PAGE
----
Anyhow, what do you think? While he did make some valid points, I also felt he was passing unfair judgment on me throughout. Still, I wonder if that's enough to discount an offer if I get one. It does make it hard to know what to do.

Lastly, I know it's customary to send a thank-you note afterwards, but is that appropriate if you're this unsure?
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Old 11-11-2015, 07:22 PM
 
Location: Florida
112 posts, read 113,963 times
Reputation: 167
I always send a thank you note regardless if I want the job or not after the interview. It doesn't take that long and there are more pros than cons of sending one. Its best to leave yourself in the most favorable light to the employer just so that job can be an option. It doesn't sound too promising to me but I've had interviews where I bombed and I got the job yet interviews that I did amazing only to have no offers. So just have to wait and see and keep applying to other jobs.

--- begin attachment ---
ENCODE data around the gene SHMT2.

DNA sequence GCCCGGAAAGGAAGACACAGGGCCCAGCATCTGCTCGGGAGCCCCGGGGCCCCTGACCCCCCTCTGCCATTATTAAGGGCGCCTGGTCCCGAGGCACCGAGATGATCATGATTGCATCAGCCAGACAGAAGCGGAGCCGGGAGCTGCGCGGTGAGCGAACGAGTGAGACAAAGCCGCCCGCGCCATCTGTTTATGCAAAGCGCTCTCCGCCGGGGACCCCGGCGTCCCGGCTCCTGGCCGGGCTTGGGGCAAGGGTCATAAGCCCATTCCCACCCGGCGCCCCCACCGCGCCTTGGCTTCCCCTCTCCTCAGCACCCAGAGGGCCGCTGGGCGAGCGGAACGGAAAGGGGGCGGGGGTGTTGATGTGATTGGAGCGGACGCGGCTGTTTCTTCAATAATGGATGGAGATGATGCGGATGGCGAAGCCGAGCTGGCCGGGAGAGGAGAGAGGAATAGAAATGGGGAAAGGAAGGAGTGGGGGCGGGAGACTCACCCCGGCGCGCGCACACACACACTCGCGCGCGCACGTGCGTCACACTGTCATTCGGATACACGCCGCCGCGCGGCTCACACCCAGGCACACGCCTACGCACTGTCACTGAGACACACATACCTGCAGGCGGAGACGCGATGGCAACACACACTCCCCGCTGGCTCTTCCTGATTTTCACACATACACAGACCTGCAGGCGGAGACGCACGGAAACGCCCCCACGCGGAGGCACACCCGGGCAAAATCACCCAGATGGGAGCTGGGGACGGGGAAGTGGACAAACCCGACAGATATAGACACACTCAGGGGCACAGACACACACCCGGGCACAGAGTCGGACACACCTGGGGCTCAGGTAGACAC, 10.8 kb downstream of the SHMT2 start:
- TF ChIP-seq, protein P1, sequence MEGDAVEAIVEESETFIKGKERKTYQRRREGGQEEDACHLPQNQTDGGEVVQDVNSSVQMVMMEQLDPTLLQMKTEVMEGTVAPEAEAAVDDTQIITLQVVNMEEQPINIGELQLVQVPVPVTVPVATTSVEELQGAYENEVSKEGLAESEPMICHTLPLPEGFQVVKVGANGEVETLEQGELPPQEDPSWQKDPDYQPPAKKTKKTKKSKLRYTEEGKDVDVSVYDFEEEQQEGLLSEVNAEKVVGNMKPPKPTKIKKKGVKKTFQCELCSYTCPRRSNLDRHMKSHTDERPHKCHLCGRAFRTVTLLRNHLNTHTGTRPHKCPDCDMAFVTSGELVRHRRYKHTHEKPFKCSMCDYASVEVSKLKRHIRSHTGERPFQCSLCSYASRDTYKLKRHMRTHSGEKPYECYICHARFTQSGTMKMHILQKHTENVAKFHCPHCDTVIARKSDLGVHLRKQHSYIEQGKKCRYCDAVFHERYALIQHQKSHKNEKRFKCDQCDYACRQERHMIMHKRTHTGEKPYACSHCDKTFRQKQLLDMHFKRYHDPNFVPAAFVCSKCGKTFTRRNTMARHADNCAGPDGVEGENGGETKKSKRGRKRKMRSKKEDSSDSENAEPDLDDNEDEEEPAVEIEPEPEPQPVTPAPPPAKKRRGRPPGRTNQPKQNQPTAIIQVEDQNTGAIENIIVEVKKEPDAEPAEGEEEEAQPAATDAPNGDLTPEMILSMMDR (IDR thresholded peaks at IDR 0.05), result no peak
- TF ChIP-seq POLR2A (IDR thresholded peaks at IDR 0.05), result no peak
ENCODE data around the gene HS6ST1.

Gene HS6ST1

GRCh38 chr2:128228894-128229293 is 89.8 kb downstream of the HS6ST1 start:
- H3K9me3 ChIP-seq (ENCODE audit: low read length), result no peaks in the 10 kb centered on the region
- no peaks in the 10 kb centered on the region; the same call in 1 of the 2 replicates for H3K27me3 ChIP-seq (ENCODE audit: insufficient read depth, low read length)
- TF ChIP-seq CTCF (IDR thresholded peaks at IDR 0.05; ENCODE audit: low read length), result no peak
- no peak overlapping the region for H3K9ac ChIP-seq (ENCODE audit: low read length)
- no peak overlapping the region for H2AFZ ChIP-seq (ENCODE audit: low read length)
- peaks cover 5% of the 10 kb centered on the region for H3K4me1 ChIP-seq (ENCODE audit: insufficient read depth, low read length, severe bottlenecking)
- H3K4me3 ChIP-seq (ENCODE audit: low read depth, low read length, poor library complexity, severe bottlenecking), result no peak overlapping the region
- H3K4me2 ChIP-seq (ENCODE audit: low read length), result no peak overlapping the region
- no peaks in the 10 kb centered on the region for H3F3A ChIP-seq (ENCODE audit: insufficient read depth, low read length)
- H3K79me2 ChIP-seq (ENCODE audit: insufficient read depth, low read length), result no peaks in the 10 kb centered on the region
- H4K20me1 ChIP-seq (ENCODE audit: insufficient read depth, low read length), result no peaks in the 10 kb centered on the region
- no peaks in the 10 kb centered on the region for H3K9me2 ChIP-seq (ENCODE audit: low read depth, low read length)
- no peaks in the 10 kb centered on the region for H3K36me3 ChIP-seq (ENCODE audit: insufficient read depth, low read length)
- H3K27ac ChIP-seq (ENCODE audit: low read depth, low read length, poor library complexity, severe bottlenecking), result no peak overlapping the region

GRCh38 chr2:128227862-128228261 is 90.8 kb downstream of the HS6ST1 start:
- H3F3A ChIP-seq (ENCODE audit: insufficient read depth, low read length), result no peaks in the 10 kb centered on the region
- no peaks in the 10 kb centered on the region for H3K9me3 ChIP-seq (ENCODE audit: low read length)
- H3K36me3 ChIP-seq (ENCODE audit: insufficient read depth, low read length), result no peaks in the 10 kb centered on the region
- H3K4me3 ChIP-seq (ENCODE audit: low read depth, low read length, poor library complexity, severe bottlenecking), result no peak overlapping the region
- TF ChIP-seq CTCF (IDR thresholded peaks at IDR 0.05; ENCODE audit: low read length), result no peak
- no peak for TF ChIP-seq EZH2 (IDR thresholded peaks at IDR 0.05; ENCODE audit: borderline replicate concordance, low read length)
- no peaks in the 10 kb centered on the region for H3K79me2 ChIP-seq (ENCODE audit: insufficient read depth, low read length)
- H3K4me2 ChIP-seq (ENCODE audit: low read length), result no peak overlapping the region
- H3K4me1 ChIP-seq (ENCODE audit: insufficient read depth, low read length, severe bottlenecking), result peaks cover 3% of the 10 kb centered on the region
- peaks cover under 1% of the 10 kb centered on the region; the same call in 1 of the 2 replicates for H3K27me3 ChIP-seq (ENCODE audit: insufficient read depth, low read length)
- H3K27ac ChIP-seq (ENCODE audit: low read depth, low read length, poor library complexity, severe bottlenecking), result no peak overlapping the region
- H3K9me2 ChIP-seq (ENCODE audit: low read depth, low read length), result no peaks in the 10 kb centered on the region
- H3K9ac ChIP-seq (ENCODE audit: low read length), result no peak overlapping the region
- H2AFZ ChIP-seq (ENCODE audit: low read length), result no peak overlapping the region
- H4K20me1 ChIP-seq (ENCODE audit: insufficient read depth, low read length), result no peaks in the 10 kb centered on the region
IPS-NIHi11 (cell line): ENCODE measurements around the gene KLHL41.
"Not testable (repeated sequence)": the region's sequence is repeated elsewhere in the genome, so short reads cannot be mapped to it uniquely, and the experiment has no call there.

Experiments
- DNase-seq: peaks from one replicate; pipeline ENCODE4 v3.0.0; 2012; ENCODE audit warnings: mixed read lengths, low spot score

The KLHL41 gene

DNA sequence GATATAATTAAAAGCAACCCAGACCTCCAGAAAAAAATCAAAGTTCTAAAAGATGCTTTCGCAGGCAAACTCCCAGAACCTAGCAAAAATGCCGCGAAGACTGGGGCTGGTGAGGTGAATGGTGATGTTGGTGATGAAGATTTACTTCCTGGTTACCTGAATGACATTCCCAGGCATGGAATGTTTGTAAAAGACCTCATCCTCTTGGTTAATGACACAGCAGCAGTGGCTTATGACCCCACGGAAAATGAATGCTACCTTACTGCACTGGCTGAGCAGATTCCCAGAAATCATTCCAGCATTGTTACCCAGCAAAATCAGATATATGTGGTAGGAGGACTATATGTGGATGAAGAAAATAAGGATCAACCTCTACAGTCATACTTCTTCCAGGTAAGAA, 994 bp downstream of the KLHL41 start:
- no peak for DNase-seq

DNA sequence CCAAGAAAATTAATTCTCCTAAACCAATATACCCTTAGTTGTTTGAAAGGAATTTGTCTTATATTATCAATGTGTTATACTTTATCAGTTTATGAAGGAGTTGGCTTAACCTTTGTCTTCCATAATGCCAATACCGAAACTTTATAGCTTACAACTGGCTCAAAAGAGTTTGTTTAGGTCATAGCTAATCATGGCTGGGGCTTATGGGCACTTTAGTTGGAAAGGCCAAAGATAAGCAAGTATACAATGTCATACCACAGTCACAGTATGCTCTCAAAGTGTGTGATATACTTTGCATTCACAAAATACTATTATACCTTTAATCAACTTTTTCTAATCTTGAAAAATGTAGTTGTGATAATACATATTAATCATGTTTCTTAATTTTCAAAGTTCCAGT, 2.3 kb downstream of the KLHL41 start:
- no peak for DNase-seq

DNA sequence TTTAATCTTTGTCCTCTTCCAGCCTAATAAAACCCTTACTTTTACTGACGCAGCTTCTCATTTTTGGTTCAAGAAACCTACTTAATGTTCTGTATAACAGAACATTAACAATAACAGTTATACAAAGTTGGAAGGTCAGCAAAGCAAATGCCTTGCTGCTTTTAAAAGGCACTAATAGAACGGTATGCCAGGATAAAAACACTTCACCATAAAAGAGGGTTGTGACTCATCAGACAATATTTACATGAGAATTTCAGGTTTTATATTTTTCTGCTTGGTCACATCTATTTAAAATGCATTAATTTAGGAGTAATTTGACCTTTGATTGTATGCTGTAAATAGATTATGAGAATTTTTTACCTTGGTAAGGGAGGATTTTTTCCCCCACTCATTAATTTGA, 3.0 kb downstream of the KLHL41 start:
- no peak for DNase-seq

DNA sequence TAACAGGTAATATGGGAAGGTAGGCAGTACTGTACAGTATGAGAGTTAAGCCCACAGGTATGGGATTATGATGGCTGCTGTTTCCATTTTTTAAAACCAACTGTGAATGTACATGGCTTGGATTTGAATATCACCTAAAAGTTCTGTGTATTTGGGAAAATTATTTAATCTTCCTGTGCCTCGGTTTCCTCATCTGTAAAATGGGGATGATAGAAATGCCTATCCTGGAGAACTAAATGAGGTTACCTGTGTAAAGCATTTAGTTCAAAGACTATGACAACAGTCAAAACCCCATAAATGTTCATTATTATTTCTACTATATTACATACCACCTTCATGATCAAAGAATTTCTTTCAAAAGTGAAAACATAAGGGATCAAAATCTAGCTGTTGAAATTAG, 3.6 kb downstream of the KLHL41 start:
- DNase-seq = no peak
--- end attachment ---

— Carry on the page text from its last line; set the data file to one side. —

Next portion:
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Old 11-11-2015, 08:47 PM
 
Location: Planet Woof
3,139 posts, read 3,508,503 times
Reputation: 9889
Really? Sounds like a really off the wall interview. I wouldn't want to work for this guy. His comments did not seem appropriate. Way too personal.
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Old 11-11-2015, 11:33 PM
ERH
 
Location: Cary, NC
1,144 posts, read 1,636,415 times
Reputation: 2023
Quote:
First off, this guy seemed to be of the mindset that he would be doing me a disservice by hiring me. He claimed that, in his experience, most people who leave a long-term position due to unhappiness fail to find what they're looking for, usually trading in one stressful life for another. Except that the new life is more stressful because it's unfamiliar (his words, not mine). He "doesn't want to see that happen to me."